Serial Position Effect

Modified: 2020-04-07

One way to study learning is to present subjects with a series of items to remember. Those items could be words, nonsense syllables, numbers, or any other similar items. Many real-life situations mimic the serial task described above. For example, remembering the order of songs on a record, memorizing a poem, or studying a chapter in this course.

All such serial tasks have several characteristics in common. The words primacy and recency describe two of those characteristics. Subjects are much more likely to remember items at the beginning of such a list; that effect is called primacy. Similarly, subjects are also more likely to remember items at the end of a list, and that effect is called recency.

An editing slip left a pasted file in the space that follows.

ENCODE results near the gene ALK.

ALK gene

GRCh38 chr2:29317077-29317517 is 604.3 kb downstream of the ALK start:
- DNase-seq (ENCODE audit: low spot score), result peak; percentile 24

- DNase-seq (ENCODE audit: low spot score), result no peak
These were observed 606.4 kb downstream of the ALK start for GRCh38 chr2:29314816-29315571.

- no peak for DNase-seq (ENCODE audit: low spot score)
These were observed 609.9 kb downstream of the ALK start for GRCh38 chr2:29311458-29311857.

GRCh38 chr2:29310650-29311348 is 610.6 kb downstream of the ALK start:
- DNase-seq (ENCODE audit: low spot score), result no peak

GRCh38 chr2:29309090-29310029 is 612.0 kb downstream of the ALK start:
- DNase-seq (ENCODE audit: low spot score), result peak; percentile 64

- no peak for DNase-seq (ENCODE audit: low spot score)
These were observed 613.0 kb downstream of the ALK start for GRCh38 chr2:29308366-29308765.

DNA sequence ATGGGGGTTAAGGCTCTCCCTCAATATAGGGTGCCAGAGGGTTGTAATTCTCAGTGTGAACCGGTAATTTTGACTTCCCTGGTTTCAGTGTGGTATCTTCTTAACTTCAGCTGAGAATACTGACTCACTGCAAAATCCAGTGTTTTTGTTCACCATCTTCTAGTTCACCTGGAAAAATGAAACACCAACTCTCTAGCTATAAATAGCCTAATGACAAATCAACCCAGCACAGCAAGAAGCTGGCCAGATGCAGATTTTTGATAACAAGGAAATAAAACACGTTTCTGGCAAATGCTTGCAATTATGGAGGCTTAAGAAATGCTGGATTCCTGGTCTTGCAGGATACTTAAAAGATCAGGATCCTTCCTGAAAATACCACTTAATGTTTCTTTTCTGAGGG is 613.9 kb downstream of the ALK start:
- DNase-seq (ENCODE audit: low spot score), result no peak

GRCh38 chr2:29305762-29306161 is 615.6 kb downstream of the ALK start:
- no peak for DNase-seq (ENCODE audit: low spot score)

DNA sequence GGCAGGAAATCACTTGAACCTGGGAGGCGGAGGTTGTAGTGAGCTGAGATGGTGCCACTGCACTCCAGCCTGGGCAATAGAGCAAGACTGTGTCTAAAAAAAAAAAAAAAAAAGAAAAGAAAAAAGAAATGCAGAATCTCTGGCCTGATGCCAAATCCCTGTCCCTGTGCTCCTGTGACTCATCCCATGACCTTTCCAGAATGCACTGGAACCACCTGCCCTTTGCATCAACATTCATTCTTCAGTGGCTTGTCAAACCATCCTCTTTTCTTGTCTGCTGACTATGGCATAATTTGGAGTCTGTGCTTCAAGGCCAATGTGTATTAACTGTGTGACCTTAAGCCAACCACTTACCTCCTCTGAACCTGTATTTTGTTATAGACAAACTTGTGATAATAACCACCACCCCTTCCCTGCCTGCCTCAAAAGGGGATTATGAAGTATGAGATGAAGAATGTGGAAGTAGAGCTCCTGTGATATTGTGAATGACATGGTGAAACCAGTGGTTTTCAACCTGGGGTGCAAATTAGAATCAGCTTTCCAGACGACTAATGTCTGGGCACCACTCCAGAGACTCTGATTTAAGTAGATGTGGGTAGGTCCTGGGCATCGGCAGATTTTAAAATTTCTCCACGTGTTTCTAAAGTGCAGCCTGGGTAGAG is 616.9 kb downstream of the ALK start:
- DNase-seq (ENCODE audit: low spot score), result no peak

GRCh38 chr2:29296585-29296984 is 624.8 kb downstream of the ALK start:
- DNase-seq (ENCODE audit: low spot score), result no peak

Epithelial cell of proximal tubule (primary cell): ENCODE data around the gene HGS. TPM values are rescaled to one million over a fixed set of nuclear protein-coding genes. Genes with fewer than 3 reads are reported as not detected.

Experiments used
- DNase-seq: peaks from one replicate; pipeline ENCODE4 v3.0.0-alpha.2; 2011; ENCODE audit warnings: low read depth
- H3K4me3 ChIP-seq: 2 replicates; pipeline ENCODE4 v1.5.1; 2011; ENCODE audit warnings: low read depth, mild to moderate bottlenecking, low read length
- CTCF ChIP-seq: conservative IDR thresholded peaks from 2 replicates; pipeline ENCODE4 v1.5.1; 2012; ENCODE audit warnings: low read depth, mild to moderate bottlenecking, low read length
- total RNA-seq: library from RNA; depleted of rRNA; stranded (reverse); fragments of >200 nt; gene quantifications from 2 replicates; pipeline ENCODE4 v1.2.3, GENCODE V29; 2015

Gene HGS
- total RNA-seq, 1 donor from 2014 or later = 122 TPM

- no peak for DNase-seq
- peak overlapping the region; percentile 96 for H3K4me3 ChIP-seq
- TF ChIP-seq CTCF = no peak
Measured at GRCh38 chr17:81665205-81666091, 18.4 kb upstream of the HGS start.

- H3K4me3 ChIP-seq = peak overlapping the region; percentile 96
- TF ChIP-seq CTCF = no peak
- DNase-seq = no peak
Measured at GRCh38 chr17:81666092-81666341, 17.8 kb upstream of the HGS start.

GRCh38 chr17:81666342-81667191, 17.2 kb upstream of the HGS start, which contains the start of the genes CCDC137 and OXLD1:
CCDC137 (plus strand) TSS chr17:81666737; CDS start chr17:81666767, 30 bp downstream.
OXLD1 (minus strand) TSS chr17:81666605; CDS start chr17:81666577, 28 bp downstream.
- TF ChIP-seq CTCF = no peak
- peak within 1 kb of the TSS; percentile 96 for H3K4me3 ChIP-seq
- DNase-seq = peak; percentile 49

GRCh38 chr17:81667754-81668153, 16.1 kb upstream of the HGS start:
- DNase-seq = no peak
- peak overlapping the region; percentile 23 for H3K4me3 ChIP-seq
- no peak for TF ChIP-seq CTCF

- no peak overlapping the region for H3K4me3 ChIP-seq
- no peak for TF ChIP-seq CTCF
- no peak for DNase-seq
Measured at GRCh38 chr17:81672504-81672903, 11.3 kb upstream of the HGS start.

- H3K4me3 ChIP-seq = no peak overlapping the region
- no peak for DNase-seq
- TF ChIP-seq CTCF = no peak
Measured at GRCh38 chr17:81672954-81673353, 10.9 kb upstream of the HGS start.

Of more interest is the serial-position effect. That effect describes the finding that subjects have a great deal of difficulty remembering items near the middle of serial lists. You may have noticed the serial position effect in action if you have tried some of the serial tasks listed in the paragraph above.

Use the list below to demonstrate serial learning. Memorize it and keep track of your own errors. Early on, you should find that items in the middle of the list are hardest to learn.









Back to Chapter 7 Lectures